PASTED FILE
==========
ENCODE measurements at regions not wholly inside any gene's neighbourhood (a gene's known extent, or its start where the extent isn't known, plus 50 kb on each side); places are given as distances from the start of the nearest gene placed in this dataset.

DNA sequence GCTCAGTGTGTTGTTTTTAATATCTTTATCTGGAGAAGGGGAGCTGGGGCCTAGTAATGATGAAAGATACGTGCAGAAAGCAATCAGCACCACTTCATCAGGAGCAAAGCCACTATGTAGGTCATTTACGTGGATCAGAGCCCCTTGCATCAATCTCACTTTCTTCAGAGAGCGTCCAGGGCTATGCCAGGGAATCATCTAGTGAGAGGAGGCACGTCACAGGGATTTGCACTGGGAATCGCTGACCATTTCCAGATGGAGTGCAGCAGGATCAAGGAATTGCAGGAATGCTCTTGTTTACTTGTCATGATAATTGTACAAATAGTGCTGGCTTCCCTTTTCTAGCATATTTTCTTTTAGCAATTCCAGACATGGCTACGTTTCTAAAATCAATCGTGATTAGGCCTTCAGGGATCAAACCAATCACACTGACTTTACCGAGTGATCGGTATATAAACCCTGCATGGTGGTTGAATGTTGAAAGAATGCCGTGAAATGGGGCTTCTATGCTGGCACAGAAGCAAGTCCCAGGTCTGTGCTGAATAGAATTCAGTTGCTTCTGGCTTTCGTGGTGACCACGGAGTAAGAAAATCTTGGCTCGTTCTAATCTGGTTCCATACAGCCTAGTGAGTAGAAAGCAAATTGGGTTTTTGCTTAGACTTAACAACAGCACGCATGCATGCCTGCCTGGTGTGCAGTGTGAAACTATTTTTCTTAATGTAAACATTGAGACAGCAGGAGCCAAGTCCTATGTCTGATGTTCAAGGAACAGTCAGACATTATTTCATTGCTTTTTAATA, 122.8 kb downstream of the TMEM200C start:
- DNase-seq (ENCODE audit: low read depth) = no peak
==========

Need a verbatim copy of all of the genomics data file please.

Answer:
ENCODE measurements at regions not wholly inside any gene's neighbourhood (a gene's known extent, or its start where the extent isn't known, plus 50 kb on each side); places are given as distances from the start of the nearest gene placed in this dataset.

DNA sequence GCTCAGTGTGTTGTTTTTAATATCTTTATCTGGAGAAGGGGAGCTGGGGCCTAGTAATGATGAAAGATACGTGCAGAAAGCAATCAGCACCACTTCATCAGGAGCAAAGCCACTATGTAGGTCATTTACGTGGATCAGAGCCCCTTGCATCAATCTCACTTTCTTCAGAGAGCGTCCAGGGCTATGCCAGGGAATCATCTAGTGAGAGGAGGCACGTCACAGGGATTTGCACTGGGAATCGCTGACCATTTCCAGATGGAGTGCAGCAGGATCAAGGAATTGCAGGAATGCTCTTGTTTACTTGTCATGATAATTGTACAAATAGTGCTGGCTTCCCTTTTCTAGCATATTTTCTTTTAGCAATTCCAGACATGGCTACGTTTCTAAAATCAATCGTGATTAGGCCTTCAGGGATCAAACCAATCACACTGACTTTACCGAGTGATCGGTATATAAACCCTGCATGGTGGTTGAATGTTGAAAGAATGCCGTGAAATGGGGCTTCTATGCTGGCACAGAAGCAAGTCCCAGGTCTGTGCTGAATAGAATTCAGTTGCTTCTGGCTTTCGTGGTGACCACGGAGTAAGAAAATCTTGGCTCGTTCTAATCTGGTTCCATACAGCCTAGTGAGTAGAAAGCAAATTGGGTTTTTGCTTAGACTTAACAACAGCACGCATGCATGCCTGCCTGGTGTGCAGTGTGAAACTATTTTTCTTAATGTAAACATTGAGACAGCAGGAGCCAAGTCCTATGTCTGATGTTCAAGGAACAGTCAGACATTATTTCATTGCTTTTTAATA, 122.8 kb downstream of the TMEM200C start:
- DNase-seq (ENCODE audit: low read depth) = no peak